The purpose of the Marin Equestrian Stables Plan is to provide for comprehensive improvement of equestrian sites, facilities, programs, and stables management within the GGNRA. The Plan is designed to improve visitor services and preserve, protect, and enhance park natural and cultural resources in a manner consistent with NPS plans and policies. Both the Park and the existing stables operators have identified the need for a comprehensive plan that will guide GGNRA stables into the future. During the past 35 years, although many changes have been implemented to improve operations, reduce impacts, and expand public benefit, there has not been a comprehensive management review of the horse operations. The renovated and improved equestrian facilities and management practices proposed in this plan would provide a high quality visitor experience, allow increased access to the facilities, and better protect the natural and cultural resources at the sites.
Identify appropriate sites for long-term stables use. These sites are determined by such factors as site size, topography, proximity to water resources, historic setting and resource sensitivity, cultural landscape protection, natural resource protection, trail and road access, parking, and public transportation.
Serve both the riding and non-riding public with programs, interpretation, training, and outreach programs. Invite the public to ride, and to view and learn about horses, horse husbandry, and history, site cultural and natural resources, and the Golden Gate National Recreation Area. Examples include websites and signs at nearby visitor centers that invite the public to come to visit and utilize the stables. Increased riding and horsemanship opportunities would be offered for a variety of skill levels and interests. At the stables there could be exhibits about horse husbandry, shoeing, breed information, tack, buggies, and the horses themselves are there to see and enjoy.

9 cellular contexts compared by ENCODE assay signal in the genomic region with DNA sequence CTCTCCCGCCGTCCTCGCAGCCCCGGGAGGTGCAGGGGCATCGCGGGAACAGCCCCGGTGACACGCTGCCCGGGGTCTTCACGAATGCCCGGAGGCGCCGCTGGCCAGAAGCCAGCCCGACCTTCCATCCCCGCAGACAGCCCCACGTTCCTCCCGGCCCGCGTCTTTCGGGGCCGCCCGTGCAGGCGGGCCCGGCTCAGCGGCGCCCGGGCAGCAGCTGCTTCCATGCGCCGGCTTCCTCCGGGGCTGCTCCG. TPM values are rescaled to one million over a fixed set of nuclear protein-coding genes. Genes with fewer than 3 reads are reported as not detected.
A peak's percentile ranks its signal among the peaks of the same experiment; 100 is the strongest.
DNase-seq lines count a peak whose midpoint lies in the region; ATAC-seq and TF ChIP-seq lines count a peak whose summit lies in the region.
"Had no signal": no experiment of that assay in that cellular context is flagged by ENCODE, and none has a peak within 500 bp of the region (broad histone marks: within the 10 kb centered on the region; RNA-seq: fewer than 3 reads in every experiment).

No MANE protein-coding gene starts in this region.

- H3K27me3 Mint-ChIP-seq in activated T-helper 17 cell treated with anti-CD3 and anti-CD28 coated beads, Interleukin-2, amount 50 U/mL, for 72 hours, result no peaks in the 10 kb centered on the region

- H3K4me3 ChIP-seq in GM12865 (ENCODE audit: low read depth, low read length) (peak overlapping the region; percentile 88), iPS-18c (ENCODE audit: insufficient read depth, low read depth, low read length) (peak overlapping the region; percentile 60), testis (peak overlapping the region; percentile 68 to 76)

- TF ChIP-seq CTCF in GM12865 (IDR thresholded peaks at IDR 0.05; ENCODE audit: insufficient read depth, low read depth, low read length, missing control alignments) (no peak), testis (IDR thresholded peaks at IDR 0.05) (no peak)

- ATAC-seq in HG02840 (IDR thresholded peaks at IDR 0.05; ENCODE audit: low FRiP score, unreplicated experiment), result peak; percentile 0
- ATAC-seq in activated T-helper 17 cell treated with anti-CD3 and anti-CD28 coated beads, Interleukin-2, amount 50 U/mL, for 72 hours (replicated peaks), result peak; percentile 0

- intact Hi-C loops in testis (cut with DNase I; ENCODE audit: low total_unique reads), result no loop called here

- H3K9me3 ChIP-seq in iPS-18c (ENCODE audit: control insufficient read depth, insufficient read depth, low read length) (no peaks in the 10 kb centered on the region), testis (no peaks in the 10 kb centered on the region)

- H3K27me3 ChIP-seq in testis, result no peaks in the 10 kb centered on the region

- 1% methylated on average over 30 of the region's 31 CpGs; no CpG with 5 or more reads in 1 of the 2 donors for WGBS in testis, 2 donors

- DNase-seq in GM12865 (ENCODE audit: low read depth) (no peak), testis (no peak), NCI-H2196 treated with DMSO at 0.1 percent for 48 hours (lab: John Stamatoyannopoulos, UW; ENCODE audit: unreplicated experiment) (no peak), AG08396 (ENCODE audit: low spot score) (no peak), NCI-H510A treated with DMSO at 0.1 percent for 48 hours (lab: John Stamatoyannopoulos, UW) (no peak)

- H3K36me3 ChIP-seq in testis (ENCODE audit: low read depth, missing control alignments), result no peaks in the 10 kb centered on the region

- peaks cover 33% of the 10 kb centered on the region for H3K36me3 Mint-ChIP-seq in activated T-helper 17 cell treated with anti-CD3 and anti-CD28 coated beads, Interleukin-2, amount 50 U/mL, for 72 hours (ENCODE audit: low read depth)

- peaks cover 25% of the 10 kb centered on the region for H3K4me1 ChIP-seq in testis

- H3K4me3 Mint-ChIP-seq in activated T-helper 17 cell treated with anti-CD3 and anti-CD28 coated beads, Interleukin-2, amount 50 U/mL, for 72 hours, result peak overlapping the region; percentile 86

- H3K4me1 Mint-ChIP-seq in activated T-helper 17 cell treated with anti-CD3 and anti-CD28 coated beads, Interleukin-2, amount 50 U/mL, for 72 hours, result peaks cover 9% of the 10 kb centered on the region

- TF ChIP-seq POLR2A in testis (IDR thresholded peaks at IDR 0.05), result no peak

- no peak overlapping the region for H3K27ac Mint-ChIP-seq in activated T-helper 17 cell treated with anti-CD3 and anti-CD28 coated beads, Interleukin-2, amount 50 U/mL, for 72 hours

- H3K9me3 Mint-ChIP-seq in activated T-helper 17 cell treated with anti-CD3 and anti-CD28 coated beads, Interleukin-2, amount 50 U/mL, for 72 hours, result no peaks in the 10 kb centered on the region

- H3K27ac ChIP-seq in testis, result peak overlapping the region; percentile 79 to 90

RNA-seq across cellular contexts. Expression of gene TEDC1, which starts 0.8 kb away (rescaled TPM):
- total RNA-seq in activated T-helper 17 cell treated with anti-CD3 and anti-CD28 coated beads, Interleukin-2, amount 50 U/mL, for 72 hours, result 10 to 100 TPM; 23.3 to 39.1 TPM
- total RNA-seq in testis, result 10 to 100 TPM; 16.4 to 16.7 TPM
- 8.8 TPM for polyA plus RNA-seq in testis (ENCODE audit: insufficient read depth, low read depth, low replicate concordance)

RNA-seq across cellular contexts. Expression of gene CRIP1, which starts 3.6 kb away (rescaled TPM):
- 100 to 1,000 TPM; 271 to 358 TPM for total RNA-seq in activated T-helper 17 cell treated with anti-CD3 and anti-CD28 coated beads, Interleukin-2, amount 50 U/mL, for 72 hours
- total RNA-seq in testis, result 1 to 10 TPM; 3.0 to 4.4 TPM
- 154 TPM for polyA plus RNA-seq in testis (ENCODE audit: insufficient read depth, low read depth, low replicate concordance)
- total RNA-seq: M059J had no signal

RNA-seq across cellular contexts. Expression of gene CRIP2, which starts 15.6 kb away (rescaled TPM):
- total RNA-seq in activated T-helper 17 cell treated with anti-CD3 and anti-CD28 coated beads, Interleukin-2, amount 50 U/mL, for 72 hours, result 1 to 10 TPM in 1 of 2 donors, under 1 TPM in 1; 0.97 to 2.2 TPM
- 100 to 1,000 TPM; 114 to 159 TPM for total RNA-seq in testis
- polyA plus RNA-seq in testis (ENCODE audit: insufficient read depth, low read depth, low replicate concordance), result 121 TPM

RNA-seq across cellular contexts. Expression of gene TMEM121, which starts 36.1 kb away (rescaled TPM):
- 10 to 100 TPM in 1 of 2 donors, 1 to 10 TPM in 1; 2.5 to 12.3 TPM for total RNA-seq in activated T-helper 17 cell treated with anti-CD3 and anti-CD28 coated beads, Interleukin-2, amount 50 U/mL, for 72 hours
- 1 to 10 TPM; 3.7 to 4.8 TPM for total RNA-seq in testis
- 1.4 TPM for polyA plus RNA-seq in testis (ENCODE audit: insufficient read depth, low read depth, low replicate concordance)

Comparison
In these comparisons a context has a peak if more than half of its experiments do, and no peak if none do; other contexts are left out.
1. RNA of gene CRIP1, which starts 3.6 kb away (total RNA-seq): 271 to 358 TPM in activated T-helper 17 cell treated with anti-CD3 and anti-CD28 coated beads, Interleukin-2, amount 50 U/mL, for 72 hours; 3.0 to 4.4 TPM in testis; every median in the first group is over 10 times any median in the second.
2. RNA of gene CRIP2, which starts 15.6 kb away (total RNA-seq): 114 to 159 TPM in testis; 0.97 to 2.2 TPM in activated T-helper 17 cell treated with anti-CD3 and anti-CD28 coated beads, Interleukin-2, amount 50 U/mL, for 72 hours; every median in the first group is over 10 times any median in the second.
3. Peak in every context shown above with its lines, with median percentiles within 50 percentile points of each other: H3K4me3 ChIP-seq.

In the context of animal welfare, namely reducing the risk of injury to horses kept in boxes, and to prevent compensation claims in the case of injury, infill planks in horse stables have to be resistant to powerful kicks. Because of the common practice of designing infill planks without considering the individual properties of the wood species used, this paper aims to describe the current situation of horse kick load determination, give an overview of possibilities to determine the kick resistance of infill planks and provide ideas for alternative wood species and engineered wood products to replace tropical timbers as plank material. The objective of this effort is to form a basis on which the strength of infill plank can be tested, respectively, impact resistant materials can be developed in future. As a result of the presented findings from impact bending tests on real-dimensioned infill planks, a suitable test set-up for impact bending test is proposed, and mechanical properties of laminated bamboo lumber, a popular plank material, are given. In this context, shock resistance according to DIN 52189 was found to be a useful guide when screening high impact resistant alternative wood species.